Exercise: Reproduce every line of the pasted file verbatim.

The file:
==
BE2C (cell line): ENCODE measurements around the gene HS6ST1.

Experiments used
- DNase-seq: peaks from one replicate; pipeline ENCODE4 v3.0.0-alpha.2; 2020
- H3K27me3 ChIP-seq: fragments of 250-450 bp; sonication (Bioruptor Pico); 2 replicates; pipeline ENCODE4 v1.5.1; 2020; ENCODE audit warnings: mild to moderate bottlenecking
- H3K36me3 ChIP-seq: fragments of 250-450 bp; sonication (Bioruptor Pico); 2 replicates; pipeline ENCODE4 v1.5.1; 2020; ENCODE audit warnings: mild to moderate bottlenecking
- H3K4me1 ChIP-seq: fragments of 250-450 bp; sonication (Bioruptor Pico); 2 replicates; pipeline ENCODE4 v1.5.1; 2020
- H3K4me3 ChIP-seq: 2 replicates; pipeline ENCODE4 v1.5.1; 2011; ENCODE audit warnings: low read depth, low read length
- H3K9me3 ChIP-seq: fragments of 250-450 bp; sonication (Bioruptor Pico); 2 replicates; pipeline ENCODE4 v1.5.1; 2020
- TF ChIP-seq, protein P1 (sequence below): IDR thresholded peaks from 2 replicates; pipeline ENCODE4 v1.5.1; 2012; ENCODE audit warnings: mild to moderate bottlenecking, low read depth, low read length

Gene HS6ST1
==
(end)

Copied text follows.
BE2C (cell line): ENCODE measurements around the gene HS6ST1.

Experiments used
- DNase-seq: peaks from one replicate; pipeline ENCODE4 v3.0.0-alpha.2; 2020
- H3K27me3 ChIP-seq: fragments of 250-450 bp; sonication (Bioruptor Pico); 2 replicates; pipeline ENCODE4 v1.5.1; 2020; ENCODE audit warnings: mild to moderate bottlenecking
- H3K36me3 ChIP-seq: fragments of 250-450 bp; sonication (Bioruptor Pico); 2 replicates; pipeline ENCODE4 v1.5.1; 2020; ENCODE audit warnings: mild to moderate bottlenecking
- H3K4me1 ChIP-seq: fragments of 250-450 bp; sonication (Bioruptor Pico); 2 replicates; pipeline ENCODE4 v1.5.1; 2020
- H3K4me3 ChIP-seq: 2 replicates; pipeline ENCODE4 v1.5.1; 2011; ENCODE audit warnings: low read depth, low read length
- H3K9me3 ChIP-seq: fragments of 250-450 bp; sonication (Bioruptor Pico); 2 replicates; pipeline ENCODE4 v1.5.1; 2020
- TF ChIP-seq, protein P1 (sequence below): IDR thresholded peaks from 2 replicates; pipeline ENCODE4 v1.5.1; 2012; ENCODE audit warnings: mild to moderate bottlenecking, low read depth, low read length

Gene HS6ST1